Although there is some concern that hysterectomies may be performed unnecessarily, there are many conditions for which the operation improves a woman's quality of life. In the Maine Woman's Health Study, 71% of women who had hysterectomies to correct moderate or severe painful symptoms reported feeling better mentally, physically, and sexually after the operation.
Carlson, Karen J., Stephanie A. Eisenstat, and Terra Ziporyn. "Hysterectomy." In The Harvard Guide to Women's Health, Cambridge, MA: Harvard University Press, 1996, pp. 308-313.
Griffith, H. Winter. "Hysterectomy." In The Complete Guide to Symptoms, Illness and Surgery, 3rd ed. New York: Berkeley Publishing, 1995, pp. 818-825.
Parker, William H. "A Gynecologist's Second Opinion." <http://www.gynsecondopinion.com>.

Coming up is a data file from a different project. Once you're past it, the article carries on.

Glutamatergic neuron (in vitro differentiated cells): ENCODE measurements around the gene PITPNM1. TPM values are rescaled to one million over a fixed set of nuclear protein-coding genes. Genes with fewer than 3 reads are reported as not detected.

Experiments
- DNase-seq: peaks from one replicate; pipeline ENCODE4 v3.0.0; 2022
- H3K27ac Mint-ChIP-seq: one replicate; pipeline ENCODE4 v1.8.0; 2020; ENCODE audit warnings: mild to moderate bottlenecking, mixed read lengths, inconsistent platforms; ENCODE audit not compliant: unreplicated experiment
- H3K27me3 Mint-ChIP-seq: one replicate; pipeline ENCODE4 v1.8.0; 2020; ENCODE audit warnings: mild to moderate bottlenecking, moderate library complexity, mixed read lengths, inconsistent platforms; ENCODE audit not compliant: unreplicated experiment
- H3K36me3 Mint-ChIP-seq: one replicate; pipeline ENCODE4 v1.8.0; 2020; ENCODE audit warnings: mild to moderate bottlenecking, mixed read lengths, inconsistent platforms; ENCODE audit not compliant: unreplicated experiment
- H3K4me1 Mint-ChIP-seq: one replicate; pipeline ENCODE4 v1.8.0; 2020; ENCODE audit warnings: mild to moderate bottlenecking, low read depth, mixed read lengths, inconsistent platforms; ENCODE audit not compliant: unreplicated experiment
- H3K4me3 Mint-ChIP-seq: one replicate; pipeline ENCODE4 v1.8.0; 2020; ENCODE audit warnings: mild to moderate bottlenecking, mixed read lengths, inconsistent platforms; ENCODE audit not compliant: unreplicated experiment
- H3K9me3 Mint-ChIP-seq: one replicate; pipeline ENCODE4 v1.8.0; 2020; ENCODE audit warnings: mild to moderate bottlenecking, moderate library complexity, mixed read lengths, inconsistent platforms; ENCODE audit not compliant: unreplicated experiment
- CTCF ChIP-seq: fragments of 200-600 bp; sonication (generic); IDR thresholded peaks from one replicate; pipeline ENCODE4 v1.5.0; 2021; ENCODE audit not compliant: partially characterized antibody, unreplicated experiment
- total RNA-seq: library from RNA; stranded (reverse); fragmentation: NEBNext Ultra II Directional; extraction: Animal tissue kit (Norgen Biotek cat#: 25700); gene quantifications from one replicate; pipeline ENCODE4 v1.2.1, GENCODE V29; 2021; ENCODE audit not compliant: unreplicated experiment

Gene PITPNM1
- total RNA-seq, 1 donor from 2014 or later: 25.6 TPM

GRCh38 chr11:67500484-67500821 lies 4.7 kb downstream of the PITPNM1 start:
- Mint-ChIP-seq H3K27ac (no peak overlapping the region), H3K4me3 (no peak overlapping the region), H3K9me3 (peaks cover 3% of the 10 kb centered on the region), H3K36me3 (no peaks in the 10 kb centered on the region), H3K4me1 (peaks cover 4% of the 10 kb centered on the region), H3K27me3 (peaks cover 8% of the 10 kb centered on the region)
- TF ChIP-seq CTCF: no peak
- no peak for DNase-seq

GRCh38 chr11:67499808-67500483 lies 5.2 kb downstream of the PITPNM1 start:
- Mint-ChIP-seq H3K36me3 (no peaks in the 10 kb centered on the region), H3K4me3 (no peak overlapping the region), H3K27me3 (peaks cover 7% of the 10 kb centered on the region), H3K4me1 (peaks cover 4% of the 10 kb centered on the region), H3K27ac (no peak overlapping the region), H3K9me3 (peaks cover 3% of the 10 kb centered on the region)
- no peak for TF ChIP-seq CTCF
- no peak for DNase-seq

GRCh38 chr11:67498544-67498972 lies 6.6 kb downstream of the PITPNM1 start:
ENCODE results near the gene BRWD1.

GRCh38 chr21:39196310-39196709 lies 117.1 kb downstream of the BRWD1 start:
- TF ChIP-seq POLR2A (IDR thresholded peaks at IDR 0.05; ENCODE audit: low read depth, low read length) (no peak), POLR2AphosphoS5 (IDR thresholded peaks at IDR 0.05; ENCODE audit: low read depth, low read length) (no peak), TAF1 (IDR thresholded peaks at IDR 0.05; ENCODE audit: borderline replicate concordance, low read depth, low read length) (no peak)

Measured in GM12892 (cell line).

Cervix—The lower part of the uterus extending into the vagina.
Fallopian tubes—Slender tubes that carry eggs (ova) from the ovaries to the uterus.
Lymph nodes—Small, compact structures lying along the channels that carry lymph, a yellowish fluid. Lymph nodes produce white blood cells (lymphocytes), which are important in forming antibodies that fight disease.
Prolapsed uterus—A uterus that has slipped out of place, sometimes protruding down through the vagina.
Debra Gordon, The Gale Group Inc., Gale, Detroit,